Saturday, September 21, 2013

Airport manager changes approach to American-made snowplow: Pratt Regional (KPTT), Kansas

Once again, the Pratt Airport Authority is going to try to find a vehicle to plow snow at the Pratt Regional Airport that fits the made in America criteria of 60 percent of vehicle has to be made in America.

That has proved to be an elusive goal.

For two years the airport authority has searched for a vehicle that meets the criteria but the closest they have come is 56 percent, said Pratt Regional Airport Manager Reid Bell the monthly Airport Authority Board meeting.

The airport has federal entitlement money available to purchase a $110,000 truck with a snowplow.

The federal money will pay for 90 percent of the purchase price of the truck but it also requires that 60 percent of the vehicle has to be made in America.

The search had gotten so frustrating that Bell was ready to quit looking.

"I was ready to pull the plug," Bell said.

However, he decided to try again and this time he is going to focus on finding a tractor with a plow that meets the 60 percent made in America criteria.

Funds are available through the state to purchase the vehicle that do not require the 60 percent made in America but they are a 50-50 match so the investment would be much higher for the airport.

Getting bids for a new building to house the new snow removal vehicle is also proving to be a challenge.

Over the past to years the airport authority has received three bids. They got two bids the first year but they were both so high they were thrown out.

The second year they got a bid of $400,000 that was $100,000 above the engineer's estimate. It looks like they may have to go with the bid if they want a building because no other bids have come in, Bell said.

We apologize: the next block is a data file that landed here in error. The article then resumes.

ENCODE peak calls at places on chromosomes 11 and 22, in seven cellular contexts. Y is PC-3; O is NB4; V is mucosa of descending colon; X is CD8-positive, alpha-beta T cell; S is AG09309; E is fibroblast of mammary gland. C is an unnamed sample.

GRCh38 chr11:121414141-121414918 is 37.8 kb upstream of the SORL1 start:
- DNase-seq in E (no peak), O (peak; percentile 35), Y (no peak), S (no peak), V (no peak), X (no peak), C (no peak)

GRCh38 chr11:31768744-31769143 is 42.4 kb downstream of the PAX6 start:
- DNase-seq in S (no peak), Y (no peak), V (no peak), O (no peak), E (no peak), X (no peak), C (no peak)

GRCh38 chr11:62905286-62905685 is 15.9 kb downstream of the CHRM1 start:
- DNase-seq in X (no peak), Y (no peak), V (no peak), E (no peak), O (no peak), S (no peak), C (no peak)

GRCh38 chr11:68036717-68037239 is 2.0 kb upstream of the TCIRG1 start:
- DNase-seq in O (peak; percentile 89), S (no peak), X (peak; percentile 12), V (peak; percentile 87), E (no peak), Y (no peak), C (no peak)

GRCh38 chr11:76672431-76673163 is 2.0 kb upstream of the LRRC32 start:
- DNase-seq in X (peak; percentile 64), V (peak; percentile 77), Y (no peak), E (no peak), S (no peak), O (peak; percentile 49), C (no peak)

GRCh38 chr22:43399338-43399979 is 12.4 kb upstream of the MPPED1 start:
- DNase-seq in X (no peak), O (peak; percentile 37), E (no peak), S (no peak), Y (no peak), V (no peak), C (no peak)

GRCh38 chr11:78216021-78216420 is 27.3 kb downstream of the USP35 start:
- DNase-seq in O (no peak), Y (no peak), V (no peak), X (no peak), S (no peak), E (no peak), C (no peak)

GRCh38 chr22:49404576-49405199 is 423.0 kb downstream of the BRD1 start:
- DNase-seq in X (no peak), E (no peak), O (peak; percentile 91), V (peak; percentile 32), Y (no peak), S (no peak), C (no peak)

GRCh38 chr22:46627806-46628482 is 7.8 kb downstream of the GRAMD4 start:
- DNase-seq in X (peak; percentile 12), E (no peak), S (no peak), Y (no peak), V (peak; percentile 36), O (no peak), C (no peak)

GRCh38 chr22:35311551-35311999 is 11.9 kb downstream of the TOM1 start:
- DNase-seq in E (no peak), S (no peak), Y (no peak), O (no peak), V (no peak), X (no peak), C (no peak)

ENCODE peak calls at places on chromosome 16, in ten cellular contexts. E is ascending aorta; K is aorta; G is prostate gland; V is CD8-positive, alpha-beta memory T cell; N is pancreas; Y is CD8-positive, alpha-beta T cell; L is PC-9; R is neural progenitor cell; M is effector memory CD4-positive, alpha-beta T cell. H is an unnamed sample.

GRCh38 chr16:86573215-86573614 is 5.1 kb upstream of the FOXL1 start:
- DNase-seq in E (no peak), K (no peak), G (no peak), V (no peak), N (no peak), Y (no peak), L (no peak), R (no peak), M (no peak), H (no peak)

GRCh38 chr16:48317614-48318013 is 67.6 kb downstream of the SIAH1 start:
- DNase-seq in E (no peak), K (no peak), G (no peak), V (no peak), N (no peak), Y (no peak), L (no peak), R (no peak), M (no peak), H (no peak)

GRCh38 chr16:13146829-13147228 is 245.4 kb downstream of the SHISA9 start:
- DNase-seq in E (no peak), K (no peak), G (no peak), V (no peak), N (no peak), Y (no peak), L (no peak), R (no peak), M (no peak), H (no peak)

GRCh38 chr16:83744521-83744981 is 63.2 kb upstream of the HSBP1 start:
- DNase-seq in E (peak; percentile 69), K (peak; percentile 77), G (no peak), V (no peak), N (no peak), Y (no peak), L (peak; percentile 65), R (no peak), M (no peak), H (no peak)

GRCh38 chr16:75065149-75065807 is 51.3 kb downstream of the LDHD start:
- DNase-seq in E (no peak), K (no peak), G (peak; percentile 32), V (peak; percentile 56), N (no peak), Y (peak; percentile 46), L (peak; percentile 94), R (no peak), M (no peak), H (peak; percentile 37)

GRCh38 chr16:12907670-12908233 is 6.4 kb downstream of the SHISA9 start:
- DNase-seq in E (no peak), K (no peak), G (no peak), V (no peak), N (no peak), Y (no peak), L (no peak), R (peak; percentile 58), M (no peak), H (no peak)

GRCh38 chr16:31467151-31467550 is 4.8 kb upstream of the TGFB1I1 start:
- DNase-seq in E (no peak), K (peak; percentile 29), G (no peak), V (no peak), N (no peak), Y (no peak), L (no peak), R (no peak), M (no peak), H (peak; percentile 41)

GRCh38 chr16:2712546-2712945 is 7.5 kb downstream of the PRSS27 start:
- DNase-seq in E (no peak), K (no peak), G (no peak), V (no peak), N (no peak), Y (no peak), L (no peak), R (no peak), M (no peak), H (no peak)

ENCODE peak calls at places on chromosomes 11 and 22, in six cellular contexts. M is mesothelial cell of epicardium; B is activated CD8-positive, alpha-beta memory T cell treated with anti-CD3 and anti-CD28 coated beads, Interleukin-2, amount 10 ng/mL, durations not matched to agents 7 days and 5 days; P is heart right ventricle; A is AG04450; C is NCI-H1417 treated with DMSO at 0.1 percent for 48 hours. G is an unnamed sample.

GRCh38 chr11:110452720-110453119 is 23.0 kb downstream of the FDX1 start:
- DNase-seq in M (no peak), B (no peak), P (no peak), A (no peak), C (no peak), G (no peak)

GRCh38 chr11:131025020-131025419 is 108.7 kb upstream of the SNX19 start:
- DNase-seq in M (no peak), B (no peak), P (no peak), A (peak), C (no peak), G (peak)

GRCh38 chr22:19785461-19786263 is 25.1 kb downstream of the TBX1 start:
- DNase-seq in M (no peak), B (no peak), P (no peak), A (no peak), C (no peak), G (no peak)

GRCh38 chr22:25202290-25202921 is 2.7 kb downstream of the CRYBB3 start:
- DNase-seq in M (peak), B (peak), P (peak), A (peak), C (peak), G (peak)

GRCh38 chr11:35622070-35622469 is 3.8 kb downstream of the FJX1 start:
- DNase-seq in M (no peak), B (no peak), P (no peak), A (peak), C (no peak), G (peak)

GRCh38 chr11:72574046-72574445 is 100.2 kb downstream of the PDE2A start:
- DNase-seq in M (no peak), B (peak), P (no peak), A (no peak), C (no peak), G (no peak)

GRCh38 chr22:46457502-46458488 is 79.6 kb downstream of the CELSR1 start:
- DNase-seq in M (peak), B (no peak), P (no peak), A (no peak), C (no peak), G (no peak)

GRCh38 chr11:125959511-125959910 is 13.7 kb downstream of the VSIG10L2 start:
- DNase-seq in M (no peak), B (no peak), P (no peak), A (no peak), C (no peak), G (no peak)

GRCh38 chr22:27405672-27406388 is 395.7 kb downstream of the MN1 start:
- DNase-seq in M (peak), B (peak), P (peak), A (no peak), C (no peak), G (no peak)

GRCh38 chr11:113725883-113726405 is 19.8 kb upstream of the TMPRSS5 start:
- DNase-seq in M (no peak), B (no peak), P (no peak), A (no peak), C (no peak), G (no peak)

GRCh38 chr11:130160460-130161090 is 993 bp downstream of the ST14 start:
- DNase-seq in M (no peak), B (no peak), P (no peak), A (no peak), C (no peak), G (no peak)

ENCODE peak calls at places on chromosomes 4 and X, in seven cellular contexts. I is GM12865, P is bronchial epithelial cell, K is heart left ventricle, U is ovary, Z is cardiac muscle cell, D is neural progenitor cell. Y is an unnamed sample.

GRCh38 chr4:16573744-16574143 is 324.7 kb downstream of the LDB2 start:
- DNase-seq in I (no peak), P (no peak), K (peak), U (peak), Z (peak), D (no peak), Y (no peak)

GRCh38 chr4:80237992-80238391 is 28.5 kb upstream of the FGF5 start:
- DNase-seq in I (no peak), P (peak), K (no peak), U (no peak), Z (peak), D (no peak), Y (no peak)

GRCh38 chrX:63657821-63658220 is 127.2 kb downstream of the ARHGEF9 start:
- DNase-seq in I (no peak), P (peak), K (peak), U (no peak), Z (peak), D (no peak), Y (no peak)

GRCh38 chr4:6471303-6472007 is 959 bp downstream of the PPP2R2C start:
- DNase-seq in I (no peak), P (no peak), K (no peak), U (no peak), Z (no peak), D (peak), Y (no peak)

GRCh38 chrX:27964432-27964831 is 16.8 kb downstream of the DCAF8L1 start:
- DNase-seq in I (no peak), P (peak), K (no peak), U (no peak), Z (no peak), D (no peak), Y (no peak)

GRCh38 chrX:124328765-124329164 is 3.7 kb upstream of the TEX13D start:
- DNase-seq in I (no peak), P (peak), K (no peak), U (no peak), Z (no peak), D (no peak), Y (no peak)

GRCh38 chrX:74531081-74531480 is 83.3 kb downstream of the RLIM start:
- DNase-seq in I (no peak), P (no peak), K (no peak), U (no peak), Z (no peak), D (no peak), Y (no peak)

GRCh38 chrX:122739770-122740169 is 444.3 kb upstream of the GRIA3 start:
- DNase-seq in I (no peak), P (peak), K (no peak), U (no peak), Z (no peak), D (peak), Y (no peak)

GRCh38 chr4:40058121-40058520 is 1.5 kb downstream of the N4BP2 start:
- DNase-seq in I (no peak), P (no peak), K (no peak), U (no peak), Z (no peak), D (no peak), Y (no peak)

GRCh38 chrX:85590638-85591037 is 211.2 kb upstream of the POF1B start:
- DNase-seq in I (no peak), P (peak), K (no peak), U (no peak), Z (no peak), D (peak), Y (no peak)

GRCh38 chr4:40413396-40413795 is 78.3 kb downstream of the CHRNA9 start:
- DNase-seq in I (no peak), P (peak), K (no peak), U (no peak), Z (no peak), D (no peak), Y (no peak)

The airport is still making repairs to facilities on the airport after the storm in August that had 100 mph to 110 mph winds.

The Fixed Base Operator, T600 Crescent Oil, a hangar wall and a T hangar all suffered damage. Many repairs have been made costing from $50,000 to $60,000.

The GLM building suffered some water damage when the wind blew water in the building. Repairs are being made to make it more watertight.

Original article:

Keys congressman gets Navy meeting over jet noise

U.S. Rep. Joe Garcia, a Democrat who represents the Keys, has secured a meeting with Monroe County officials and Dennis McGinn, assistant secretary of the U.S. Navy for energy, installations and environment.

The topic of the Oct. 3 session in Washington, D.C., is a Navy environmental impact statement that, if approved by Secretary of the Navy Ray Mabus, would allow increased flight and training operations out of Naval Air Station Key West's Boca Chica Field.

Also outlined in the pending final EIS is permission to replace F-18 Super Hornet jet fighters with the newer F-22 Lightnings.

"I think that Monroe County's representative was able to get a meeting in D.C. is pretty significant," said Lower Keys resident Don Riggs, a member of the county's advisory EIS committee.

Riggs said Monroe County would be represented at the meeting by Mike Davis and John Abbot of Doral-based consulting firm Keith and Schnars, which the county contracted to help analyze the voluminous EIS. Davis is vice president and director of planning; Abbott is director of environmental science and water resources planning.

The county's primary concerns with increased flight operations out of Boca Chica revolve around impacts on surrounding homeowners subject to jet noise as visiting jet squadrons practice carrier take-offs and landings.

Navy officials considered four options for upgrading NAS operations, one of those being no action. They selected an alternative that would increase the number of flight operations out of Boca Chica from 47,500 annually up to 52,000. A take-off and landing are considered individual flight operations.

The NAS Key West-specific EIS is not to be confused with the final Atlantic Fleet Training and Testing EIS, which governs future operational capabilities in more than 2.6 million square miles of the Atlantic Ocean and Gulf of Mexico.

That report was released earlier this month and was also the subject of extensive local vetting and comment. Garcia's staff did not provide comment by press time on Friday.

Original article:

Aircraft discovered in Lake Norman raising questions


 A plane found in Lake Norman is raising many questions.

The FAA told Eyewitness News a dive team first saw the plane when they were looking for a drowning victim in Lake Norman. Divers from another fire station, doing practice drills on the water with sonar, knew as soon as they spotted it they needed to get a closer look.